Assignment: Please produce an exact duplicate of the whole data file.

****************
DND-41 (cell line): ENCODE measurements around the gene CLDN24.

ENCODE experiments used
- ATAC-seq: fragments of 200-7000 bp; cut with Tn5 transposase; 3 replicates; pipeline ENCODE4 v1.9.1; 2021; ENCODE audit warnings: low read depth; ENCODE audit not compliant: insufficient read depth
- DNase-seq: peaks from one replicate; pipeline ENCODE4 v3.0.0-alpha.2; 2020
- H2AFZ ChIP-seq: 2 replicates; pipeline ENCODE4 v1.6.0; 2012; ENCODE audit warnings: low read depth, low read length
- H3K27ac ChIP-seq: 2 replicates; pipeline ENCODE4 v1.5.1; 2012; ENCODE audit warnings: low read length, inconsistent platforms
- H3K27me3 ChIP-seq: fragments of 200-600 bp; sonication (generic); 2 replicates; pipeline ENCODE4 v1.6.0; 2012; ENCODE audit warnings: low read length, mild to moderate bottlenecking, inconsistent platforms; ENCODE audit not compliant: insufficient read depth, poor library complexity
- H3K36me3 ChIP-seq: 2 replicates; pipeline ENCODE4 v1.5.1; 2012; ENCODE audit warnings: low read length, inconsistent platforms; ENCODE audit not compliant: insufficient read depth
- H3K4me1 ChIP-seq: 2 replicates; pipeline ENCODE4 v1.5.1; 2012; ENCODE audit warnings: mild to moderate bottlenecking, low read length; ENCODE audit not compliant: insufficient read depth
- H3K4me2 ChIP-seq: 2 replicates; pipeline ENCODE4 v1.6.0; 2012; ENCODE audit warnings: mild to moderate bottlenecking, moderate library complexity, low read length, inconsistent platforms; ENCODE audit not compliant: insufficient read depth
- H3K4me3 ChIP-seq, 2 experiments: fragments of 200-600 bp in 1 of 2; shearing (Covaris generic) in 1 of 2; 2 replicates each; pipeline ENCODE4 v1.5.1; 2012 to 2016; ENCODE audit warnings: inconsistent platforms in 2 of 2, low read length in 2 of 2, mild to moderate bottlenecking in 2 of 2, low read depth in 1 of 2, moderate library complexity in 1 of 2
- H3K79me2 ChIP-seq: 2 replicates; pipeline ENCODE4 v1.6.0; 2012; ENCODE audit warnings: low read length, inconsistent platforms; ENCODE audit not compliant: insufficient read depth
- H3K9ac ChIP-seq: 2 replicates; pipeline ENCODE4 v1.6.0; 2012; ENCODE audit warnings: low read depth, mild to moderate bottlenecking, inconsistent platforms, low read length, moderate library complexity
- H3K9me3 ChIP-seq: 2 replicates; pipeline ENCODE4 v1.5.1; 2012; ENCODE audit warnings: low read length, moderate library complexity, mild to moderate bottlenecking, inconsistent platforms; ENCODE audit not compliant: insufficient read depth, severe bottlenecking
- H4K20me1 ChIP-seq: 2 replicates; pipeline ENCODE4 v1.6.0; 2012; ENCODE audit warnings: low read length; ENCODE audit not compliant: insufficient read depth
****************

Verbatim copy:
DND-41 (cell line): ENCODE measurements around the gene CLDN24.

ENCODE experiments used
- ATAC-seq: fragments of 200-7000 bp; cut with Tn5 transposase; 3 replicates; pipeline ENCODE4 v1.9.1; 2021; ENCODE audit warnings: low read depth; ENCODE audit not compliant: insufficient read depth
- DNase-seq: peaks from one replicate; pipeline ENCODE4 v3.0.0-alpha.2; 2020
- H2AFZ ChIP-seq: 2 replicates; pipeline ENCODE4 v1.6.0; 2012; ENCODE audit warnings: low read depth, low read length
- H3K27ac ChIP-seq: 2 replicates; pipeline ENCODE4 v1.5.1; 2012; ENCODE audit warnings: low read length, inconsistent platforms
- H3K27me3 ChIP-seq: fragments of 200-600 bp; sonication (generic); 2 replicates; pipeline ENCODE4 v1.6.0; 2012; ENCODE audit warnings: low read length, mild to moderate bottlenecking, inconsistent platforms; ENCODE audit not compliant: insufficient read depth, poor library complexity
- H3K36me3 ChIP-seq: 2 replicates; pipeline ENCODE4 v1.5.1; 2012; ENCODE audit warnings: low read length, inconsistent platforms; ENCODE audit not compliant: insufficient read depth
- H3K4me1 ChIP-seq: 2 replicates; pipeline ENCODE4 v1.5.1; 2012; ENCODE audit warnings: mild to moderate bottlenecking, low read length; ENCODE audit not compliant: insufficient read depth
- H3K4me2 ChIP-seq: 2 replicates; pipeline ENCODE4 v1.6.0; 2012; ENCODE audit warnings: mild to moderate bottlenecking, moderate library complexity, low read length, inconsistent platforms; ENCODE audit not compliant: insufficient read depth
- H3K4me3 ChIP-seq, 2 experiments: fragments of 200-600 bp in 1 of 2; shearing (Covaris generic) in 1 of 2; 2 replicates each; pipeline ENCODE4 v1.5.1; 2012 to 2016; ENCODE audit warnings: inconsistent platforms in 2 of 2, low read length in 2 of 2, mild to moderate bottlenecking in 2 of 2, low read depth in 1 of 2, moderate library complexity in 1 of 2
- H3K79me2 ChIP-seq: 2 replicates; pipeline ENCODE4 v1.6.0; 2012; ENCODE audit warnings: low read length, inconsistent platforms; ENCODE audit not compliant: insufficient read depth
- H3K9ac ChIP-seq: 2 replicates; pipeline ENCODE4 v1.6.0; 2012; ENCODE audit warnings: low read depth, mild to moderate bottlenecking, inconsistent platforms, low read length, moderate library complexity
- H3K9me3 ChIP-seq: 2 replicates; pipeline ENCODE4 v1.5.1; 2012; ENCODE audit warnings: low read length, moderate library complexity, mild to moderate bottlenecking, inconsistent platforms; ENCODE audit not compliant: insufficient read depth, severe bottlenecking
- H4K20me1 ChIP-seq: 2 replicates; pipeline ENCODE4 v1.6.0; 2012; ENCODE audit warnings: low read length; ENCODE audit not compliant: insufficient read depth